Springtime in Venice

Posted on: March 5th, 2017 by jmbroekman 2 Comments
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The magical city of Venice

In two weeks I will be embarking on a brief getaway to Venice with an old camp friend. Italy has always provided me a boatload of inspiration; and Venice, one of the more sinister and magical cities on my list, is no exception. Two new sketch books are already bound and ready to go. I have no idea how realistic this plan is, but, I have visions of filling one just with bridges, and the other while I drink coffee in a different campo each morning. Spring may arrive on the calendar while I am there, but I suspect the weather will be more cold, wet and raw, than warm and conducive to spending hours at a time sitting outside sketching! So we’ll see how many pages I fill.

Preparation and Perfection

I’ve been distracting myself by trying to pick the perfect palette of colors to fill up my travel box – even if the “perfect palette” (other than my favorite travel tool: pocket-palette) is a pretty ludicrous idea. It’s been a fun exercise – making little swatches of color, putting them next to and mixing them with each other. It serves to remind me what brought me down this path in the first place: color. I can still picture myself as an elementary school child, happily spending countless hours rearranging magic markers in their box – preferably a great big set of them. Painting little swatches and moving them around on my table – or better still, moving the tubes of paint around – this week, transported me right back to those childhood days.

These will be new materials for me in Italy. It’s only in the last five years (the same amount of time in which I have not been back to Italy) that I have had the courage to work with ink and watercolors. I’m looking forward to seeing how I respond to that combination: Italy + Ink.

And perhaps most importantly, dreaming of how I will spend my 10 days is also doing wonders for moving me back towards some level of sanity – at least temporarily. Donna Leon’s books, which take place in Venice, are providing the backdrop for these dreams. I highly recommend them for well-written escapist mystery literature – even if you don’t have plans to visit.

12.31.16

Posted on: December 31st, 2016 by jmbroekman 2 Comments
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Drawing Table Portrait; 31 December 2016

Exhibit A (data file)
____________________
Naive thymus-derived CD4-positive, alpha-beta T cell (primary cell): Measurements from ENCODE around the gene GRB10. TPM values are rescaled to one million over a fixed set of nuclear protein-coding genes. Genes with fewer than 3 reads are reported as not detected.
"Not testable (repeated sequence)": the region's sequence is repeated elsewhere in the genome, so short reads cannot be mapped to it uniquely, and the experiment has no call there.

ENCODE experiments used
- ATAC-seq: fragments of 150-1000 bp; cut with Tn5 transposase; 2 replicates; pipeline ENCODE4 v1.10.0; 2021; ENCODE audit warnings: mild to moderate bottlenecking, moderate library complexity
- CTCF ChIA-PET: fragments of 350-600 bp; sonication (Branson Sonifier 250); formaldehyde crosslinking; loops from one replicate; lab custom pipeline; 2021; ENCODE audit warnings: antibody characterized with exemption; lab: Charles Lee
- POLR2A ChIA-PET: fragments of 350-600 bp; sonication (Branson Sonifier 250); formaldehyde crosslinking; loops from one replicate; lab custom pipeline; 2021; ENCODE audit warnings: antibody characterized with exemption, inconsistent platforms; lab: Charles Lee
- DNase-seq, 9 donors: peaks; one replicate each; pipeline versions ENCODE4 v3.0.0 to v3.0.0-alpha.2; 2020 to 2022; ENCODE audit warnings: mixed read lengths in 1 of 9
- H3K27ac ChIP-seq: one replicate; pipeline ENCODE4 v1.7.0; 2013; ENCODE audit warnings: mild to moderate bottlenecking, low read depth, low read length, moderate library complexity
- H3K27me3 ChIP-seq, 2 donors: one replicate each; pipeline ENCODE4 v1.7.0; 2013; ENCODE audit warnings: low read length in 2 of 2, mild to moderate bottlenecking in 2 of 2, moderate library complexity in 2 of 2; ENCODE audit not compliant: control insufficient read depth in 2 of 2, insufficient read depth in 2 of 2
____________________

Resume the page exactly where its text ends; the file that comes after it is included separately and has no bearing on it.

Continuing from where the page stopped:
Hopeful New Year

Today marks not only the end of 2016 – a year many I know are happy to see go, but also the 12th anniversary of my mother’s death. I’ve been thinking of her all week. Thinking that I’m glad in some ways she is not here to witness what I believe will be a disastrous new administration in our government. Which leads me to my next thought obsession: what does it mean to hope?

What is hope? Is it merely an emotion or simply the opposite of despair? Where does it live? I guess since mid-November, I’ve been having trouble finding this elusive thing called hope. None-the-less, I am going to keep looking. And here is where I think I’ll find it: in the freshly fallen snow laden branches in the woods; the expectant look of a silly dog who can’t wait for me to snap on my snowshoes and head into those woods; the shed full of wood to keep my studio warm all winter long; that cozy warm studio; and all the people in my life who bring me laughter and light. Here’s hoping you too will find hope, strength and joy in all kinds of unexpected places in the year ahead.

Great Cranberry Island Drawings

Posted on: October 12th, 2016 by jmbroekman 1 Comment
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Great Cranberry Island drawings from my sketchbooks

I am home again, trying to get organized and settled. My studio is in need of a major clean-up, which is often the case after I’ve been away from it for a period of time. In the meantime, though, I’ve posted pictures of several pages of Great Cranberry Island drawings from sketchbooks I completed last month. You can see them here, or by clicking the link in the sidebar to the right under pages, titled “Great Cranberry Island”.